According to the story, the locals were prohibited from collecting coffee beans for their own consumption. However, they noticed that wild Palm Civets would eat ripe coffee cherries and then pass the undigested coffee seeds in their droppings.

The locals started cleaning, roasting, grinding, and brewing coffee from these discarded beans. The resulting brewed coffee had a unique and aromatic flavor that even the Dutch eventually developed a liking for.

Nonetheless, it was not until tourism became popular in Bali that this ‘delicacy’ gained more interest and demand in the Western world.

Facts and Statistics about Kopi Luwak: Approximately 500 to 700 kilograms of coffee cherries are consumed by a civet cat to produce just 1 kilogram of Kopi Luwak coffee beans.    This statistic highlights the labor-intensive and unique nature of Kopi Luwak coffee production, which contributes to its rarity and high cost.

Why Is Kopi Luwak So Expensive?

If you think it’s crazy how these coffee beans are produced, wait until you hear how much they cost.

The Kopi Luwak coffee beans sell between $100 to $600 per pound. That’s roughly 20 to 60 times more expensive than conventional coffee beans. “You’ve gotta be shitting me.”

However, unlike regular coffee beans, the high price directly results from the long, tedious cultivation process and the unique story that goes with them. The Civet, in the wild, will only eat the ripest of coffee cherries; once consumed, they pass through the digestive system and ferment.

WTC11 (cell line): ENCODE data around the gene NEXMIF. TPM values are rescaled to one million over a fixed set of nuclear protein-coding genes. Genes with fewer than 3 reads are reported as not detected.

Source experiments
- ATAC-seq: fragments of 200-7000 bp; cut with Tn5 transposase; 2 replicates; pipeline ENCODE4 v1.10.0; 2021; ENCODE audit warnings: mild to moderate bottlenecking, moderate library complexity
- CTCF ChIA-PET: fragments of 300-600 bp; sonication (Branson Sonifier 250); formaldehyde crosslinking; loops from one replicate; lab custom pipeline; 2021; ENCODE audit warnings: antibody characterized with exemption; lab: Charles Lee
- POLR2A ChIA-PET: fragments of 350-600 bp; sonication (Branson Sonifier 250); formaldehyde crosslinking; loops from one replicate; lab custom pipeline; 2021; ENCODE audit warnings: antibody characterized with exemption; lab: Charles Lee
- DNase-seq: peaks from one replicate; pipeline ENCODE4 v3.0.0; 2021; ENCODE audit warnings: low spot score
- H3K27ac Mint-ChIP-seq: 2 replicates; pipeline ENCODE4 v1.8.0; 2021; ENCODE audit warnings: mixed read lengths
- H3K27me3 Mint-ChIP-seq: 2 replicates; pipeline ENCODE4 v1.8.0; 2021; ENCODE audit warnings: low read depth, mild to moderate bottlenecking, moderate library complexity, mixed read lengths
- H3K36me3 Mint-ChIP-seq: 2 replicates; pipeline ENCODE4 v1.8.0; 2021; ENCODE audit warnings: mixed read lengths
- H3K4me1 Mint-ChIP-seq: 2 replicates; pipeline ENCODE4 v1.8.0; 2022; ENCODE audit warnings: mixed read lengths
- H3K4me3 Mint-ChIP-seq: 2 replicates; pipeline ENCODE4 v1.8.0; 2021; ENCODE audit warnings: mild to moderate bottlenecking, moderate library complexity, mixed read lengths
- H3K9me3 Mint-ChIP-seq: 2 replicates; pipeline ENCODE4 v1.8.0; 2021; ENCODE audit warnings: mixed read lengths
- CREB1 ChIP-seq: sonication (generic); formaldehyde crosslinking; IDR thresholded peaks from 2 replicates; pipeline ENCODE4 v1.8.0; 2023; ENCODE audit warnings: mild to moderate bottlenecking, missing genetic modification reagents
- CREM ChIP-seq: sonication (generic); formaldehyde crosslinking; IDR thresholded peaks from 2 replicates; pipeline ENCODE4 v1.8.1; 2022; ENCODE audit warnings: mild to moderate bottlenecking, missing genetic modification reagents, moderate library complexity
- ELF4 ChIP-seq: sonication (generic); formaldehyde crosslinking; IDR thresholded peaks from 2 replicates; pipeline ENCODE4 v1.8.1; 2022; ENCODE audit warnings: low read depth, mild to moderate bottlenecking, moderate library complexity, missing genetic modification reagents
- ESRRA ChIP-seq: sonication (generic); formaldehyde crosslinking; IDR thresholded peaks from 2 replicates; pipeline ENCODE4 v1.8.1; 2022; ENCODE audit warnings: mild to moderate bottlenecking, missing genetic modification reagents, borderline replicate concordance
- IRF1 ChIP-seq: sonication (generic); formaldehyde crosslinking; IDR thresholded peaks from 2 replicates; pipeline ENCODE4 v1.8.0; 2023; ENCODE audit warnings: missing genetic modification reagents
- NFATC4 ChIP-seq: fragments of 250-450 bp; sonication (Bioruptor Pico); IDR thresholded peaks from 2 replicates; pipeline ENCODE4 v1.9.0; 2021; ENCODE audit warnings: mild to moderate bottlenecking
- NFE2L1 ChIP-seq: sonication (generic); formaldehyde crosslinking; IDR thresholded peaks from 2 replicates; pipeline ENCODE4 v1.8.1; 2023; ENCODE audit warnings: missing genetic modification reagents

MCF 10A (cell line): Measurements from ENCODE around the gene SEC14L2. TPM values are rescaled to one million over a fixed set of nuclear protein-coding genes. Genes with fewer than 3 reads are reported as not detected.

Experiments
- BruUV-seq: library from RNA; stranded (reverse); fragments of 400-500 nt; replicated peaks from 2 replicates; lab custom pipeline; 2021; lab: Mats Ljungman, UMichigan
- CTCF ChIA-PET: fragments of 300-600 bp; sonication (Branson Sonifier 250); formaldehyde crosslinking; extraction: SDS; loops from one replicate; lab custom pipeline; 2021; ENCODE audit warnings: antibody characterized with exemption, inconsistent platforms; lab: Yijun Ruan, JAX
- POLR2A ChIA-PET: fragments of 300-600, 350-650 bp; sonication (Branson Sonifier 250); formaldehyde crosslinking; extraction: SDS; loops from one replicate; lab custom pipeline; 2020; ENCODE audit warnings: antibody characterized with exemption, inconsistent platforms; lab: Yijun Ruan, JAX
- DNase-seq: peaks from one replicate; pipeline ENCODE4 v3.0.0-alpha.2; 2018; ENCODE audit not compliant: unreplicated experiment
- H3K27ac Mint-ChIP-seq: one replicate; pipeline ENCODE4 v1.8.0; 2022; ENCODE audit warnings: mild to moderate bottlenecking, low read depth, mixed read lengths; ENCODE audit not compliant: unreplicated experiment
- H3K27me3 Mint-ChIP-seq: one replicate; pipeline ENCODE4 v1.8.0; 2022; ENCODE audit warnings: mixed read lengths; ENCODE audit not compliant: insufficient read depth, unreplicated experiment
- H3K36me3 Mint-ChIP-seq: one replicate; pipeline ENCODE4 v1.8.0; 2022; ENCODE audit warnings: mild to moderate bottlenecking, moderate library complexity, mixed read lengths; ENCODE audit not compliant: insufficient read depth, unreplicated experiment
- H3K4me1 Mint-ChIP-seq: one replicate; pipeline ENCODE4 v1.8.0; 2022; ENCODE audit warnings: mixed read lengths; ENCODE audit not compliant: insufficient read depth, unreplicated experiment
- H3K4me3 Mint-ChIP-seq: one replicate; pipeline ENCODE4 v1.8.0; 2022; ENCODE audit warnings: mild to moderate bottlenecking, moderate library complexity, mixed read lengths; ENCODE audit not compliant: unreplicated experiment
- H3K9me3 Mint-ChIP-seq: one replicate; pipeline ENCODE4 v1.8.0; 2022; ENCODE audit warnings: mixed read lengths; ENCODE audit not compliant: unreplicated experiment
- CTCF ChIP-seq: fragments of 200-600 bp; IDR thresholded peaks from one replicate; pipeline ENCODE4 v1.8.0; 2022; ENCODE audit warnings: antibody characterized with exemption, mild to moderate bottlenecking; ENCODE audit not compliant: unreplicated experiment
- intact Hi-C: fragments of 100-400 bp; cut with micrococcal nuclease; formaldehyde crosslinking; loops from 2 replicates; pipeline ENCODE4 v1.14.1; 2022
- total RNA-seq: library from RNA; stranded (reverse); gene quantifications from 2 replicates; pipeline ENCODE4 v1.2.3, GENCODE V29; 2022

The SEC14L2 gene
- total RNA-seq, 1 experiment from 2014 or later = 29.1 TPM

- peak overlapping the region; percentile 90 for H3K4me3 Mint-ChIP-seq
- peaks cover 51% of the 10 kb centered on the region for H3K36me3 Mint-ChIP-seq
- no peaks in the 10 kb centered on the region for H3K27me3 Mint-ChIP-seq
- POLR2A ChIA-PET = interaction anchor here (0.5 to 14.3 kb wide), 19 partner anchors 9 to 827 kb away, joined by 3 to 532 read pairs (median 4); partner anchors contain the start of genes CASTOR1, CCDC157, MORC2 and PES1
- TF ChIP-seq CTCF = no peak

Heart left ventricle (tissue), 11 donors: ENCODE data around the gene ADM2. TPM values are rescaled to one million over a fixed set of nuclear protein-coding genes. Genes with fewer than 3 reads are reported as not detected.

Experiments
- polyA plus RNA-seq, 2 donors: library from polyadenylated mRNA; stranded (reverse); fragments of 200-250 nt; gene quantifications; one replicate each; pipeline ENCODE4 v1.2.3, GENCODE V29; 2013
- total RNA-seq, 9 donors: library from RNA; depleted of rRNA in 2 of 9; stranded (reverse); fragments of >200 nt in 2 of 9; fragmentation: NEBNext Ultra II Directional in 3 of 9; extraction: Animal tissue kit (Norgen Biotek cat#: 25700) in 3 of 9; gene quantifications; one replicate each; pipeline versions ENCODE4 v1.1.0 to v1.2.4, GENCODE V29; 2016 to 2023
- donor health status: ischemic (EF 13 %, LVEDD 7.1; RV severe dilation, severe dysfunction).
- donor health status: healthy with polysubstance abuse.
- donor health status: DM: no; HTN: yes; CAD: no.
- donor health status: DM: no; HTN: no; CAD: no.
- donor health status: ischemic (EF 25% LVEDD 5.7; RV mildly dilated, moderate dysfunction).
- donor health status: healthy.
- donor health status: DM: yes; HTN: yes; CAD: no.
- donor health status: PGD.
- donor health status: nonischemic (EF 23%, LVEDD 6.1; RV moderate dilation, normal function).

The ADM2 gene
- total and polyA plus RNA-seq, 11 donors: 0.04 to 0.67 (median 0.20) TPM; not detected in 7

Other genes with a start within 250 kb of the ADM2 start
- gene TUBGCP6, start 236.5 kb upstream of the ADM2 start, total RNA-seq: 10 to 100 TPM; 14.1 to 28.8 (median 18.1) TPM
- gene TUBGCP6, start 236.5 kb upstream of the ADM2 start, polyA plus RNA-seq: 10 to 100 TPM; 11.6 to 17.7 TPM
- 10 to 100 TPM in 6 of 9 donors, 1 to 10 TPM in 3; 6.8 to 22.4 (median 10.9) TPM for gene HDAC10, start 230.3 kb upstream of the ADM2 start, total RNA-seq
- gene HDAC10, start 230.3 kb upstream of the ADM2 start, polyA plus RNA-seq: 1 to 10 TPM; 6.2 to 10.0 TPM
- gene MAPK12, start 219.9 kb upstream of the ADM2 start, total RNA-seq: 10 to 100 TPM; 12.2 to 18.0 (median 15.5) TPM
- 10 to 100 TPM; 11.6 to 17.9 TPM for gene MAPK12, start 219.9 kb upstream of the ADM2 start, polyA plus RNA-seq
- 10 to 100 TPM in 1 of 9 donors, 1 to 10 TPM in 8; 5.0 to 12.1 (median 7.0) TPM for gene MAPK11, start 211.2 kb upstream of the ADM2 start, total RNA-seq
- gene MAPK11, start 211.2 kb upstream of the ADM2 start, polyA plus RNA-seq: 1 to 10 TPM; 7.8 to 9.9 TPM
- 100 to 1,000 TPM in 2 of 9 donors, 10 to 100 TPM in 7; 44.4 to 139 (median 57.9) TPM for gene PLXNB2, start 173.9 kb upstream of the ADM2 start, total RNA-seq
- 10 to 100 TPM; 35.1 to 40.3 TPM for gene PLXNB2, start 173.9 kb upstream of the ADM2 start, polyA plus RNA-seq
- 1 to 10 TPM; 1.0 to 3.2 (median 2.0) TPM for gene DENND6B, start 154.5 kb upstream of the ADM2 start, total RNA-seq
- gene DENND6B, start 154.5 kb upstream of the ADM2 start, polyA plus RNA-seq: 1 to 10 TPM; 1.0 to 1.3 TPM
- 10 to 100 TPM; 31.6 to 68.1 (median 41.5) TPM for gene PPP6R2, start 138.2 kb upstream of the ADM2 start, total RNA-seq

It’s this bizarre coffee processing method that gives the coffee its flavor profile, and only coffee that a Palm Civet has digested can be labeled as authentic Kopi Luwak.

Kopi Luwak’s notoriety is more about the novelty of the bean and far less about the flavor. The story, the animal-intensive process, and the demand make it the premium best coffee. 

How Does Kopi Luwak Taste?

If you ever get the chance to try real genuine Kopi Luwak, make sure it comes from wild Kopi Luwak beans or Civets that are not kept in cages. When it comes to the flavor, you’ll quickly notice that the unique process and the digestion of the coffee beans by the Civet adds a truly distinct taste.

A similar process can be found in wet-processed or fermented coffees in the industry, which are known for their superior flavors compared to regular dry-processed coffee.

In the case of Civet cat poop coffee, when the coffee cherries are eaten and pass through the Civet’s digestive tract, they undergo a wet processing effect due to stomach acidification and fermentation caused by natural intestinal microflora.

This is similar to the introduction by coffee farmers of lactic acid bacteria in traditional coffee wet processing.